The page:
Ice conditions are inconsistent at best and current weather patterns are not conducive to improving those conditions. Reports of ice thickness range from 2-5 inches and vary greatly by the lake and locations on each lake. Some shorelines and shallow bays appear to have the best ice thickness. Still, it is very early in the season, with nearly all of the fishing ahead of us, and the recommendation is to wait a bit for better, safer ice. For those who insist on going out under these questionable conditions... kiss your spouse, hug your kids, and pet your dog as you go out the door.
Angler interest is mainly on walleye and northern pike. Look for walleye on outside weed edges in depths to 12 feet. Small to medium sucker minnows on tip-ups are the presentations of choice, with best fishing in low early morning hours and about one hour prior to sunset. Target northern pike on inside weedline edges with northern suckers and large shiners on tip-ups. Some anglers are fishing for panfish, often while tending walleye and pike tip-ups. Crappie minnows set in strategic placements could produce crappies and other panfish.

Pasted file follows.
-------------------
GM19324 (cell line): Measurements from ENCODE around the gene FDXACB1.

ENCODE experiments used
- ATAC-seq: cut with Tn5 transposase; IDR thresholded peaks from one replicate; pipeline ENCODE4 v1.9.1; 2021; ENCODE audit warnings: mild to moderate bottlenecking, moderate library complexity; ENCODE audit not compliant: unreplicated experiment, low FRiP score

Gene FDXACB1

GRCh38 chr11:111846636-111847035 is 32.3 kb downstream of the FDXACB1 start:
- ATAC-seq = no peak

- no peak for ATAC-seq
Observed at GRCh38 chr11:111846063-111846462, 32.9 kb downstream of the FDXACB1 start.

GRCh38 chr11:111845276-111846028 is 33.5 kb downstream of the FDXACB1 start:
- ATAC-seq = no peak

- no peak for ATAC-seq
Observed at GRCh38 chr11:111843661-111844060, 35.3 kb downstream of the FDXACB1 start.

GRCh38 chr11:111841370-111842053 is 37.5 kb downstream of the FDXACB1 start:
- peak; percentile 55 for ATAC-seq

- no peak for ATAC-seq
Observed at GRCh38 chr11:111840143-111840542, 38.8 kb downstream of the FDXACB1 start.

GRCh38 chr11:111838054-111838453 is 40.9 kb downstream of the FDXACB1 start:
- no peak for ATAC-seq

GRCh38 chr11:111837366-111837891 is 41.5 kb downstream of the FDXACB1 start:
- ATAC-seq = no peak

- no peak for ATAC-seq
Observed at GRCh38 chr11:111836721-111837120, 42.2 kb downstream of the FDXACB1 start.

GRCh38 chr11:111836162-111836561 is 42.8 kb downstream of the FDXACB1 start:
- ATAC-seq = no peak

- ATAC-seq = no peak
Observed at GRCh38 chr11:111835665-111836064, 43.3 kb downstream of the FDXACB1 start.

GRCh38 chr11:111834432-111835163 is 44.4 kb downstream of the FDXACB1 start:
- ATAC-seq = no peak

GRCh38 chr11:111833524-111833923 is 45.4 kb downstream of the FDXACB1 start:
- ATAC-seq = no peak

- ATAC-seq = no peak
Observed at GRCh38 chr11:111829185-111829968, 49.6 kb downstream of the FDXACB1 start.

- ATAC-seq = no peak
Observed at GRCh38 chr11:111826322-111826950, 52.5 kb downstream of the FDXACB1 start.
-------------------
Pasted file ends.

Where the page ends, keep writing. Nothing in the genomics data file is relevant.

If you must go, use extreme caution, let someone know where you are going and when you will return, wear a PFD, and be sure to take the traditional safety equipment such as rope and ice picks.
Nov. 16-22: Sight-in days at Hayward Rod and Gun Club; $6/rifle. Public welcome (715-634-4912).
Nov. 23: Regular gun deer season opens.
Nov. 26: Duck season closes in North Zone.
Nov. 29: Mourning dove season closes.
Dec. 1: Seasons close: Regular gun deer; Duck and goose in Southern Zone.
Dec. 2: Muzzleloader deer season opens.
Dec. 11: Seasons close: Muzzleloader deer; Bobwhite quail.
Dec. 12-15: Statewide antlerless-only deer hunt.
Dec. 16: Goose season closes in Northern Zone.
Dec. 24-Jan. 1: Antlerless-only Holiday Hunt in farmland units (see regs).
Dec. 25: Christmas Day.